Tuesday, 1 June 2010


Here is a dish I have come to via my brother. This is pretty unusual, as he's only become comfortable expanding his culinary horizons in the past few years. His girlfriend's mother is the origin of this dish, which she brought from her native Philippines. There are many variations, as a cursory glance across the internet or oriental cookery books will show, but this is adobo at its most pared-down. It is, nonetheless, balanced, pure, intense, and delicious - all essential aspects of my favourite recipes.

Tough and/or fatty meat - for preference, pork (such as belly)
White wine or sherry vinegar
Bay leaves
Black pepper

Cut the meat into roughly 1.5cm chunks. Finely chop the garlic. Combine the meat, garlic, a few bay leaves, salt and pepper, and enough vinegar to coat the meat in a bowl, but only just (say, no more than 200ml for 1kg meat). Leave to marinate for 45 minutes. Heat a pan, add the meat and juices. Simmer very gently for up to 1 1/2 hours, covered for the first hour. If the liquid boils dry, add a little water to keep it moist. Serve with rice.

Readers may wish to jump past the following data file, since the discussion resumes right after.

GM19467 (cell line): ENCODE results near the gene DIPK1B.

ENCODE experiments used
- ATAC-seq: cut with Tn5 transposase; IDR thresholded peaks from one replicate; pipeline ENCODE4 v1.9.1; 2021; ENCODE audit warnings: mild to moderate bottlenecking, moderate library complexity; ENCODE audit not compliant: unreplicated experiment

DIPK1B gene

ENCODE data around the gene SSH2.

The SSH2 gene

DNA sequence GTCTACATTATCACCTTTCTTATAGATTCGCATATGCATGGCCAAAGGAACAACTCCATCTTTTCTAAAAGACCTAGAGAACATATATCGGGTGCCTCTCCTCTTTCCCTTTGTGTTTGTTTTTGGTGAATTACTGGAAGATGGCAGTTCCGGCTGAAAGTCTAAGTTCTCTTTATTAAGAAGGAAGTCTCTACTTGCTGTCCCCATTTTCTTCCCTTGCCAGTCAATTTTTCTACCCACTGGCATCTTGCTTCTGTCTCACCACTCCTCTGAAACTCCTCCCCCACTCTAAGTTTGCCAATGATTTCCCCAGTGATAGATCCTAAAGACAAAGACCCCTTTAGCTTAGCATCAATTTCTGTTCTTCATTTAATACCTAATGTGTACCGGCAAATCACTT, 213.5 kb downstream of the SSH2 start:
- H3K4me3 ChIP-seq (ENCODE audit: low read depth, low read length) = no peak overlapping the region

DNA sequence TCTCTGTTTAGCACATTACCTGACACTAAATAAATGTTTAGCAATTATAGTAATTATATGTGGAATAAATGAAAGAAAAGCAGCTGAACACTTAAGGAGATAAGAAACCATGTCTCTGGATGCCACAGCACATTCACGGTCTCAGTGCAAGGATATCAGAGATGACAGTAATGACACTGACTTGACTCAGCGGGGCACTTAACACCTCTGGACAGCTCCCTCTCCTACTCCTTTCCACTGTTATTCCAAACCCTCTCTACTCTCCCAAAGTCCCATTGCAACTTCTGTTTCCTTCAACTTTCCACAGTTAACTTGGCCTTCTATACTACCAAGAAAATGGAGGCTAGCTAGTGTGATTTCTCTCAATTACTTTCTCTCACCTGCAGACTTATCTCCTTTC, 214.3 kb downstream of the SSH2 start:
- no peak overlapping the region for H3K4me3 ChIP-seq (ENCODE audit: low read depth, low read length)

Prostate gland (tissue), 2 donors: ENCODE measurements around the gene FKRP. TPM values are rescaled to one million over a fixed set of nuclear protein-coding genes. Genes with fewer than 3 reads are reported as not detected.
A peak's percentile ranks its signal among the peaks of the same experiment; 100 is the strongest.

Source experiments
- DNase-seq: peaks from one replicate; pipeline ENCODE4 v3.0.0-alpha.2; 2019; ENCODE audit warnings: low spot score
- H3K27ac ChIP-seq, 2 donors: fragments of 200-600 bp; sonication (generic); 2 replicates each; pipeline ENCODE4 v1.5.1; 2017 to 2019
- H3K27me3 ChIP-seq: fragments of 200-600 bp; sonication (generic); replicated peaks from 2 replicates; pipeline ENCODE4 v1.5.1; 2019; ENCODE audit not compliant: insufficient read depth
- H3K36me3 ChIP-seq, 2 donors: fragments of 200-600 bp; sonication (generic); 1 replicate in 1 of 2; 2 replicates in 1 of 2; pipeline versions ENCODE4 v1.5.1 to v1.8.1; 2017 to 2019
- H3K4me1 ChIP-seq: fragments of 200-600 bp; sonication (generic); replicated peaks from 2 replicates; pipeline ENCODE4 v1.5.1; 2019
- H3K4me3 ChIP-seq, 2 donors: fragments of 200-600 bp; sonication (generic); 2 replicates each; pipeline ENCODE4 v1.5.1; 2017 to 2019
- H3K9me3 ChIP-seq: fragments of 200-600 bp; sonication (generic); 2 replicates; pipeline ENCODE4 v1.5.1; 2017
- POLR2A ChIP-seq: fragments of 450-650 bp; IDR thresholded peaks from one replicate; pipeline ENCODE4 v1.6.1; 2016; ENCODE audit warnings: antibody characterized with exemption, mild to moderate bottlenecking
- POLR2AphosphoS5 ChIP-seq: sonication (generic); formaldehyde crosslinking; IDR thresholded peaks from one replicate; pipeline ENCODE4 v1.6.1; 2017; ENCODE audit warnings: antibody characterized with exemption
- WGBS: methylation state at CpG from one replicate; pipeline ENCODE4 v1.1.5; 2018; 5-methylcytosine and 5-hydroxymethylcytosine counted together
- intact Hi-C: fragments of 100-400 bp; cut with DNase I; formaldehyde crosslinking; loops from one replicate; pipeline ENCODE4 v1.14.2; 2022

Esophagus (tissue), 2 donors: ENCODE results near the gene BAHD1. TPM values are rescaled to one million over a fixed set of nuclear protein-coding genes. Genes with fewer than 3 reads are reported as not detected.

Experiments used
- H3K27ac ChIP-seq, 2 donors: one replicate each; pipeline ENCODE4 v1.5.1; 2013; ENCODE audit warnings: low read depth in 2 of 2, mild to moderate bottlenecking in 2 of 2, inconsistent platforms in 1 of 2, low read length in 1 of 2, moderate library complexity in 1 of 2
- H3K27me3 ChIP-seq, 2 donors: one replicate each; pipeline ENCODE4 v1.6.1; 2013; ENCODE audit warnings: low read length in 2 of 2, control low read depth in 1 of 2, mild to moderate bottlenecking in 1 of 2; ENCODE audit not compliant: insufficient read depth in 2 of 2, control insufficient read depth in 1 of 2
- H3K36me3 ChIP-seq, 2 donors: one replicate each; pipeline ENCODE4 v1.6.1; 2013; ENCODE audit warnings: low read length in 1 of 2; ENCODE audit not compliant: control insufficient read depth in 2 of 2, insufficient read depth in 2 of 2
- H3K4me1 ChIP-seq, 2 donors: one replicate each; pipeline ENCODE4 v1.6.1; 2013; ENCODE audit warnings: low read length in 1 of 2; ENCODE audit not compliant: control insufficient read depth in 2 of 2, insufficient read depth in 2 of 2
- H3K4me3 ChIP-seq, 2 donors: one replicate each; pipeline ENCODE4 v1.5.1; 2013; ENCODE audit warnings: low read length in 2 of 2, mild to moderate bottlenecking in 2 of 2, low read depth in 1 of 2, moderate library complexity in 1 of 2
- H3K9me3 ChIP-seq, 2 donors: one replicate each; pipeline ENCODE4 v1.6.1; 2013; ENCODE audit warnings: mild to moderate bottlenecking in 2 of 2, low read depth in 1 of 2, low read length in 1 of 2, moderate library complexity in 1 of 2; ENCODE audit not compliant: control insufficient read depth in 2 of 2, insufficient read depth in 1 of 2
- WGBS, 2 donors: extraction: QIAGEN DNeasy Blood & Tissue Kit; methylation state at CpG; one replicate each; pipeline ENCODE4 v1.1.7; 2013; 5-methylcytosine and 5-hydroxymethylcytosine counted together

The fattiness of the meat ensures it is moist - chicken breast ends up very dry, but thighs might work. If cooked long enough, fat and skin can become melting. Tougher meat is ideal, as the acidity tenderises it. Tomato purée or passata might work as an addition, mostly for colour and moisture. Don't worry about the quantity of vinegar - the finished dish is intensely savoury, but balanced, and in no way sour - but if it is not to your taste, a dash of sugar might help. Other possible additions are annatto and monosodium glutamate (which are fairly traditional, and add colour and savouriness respectively). If you like lots of sauce, do not allow to boil too dry.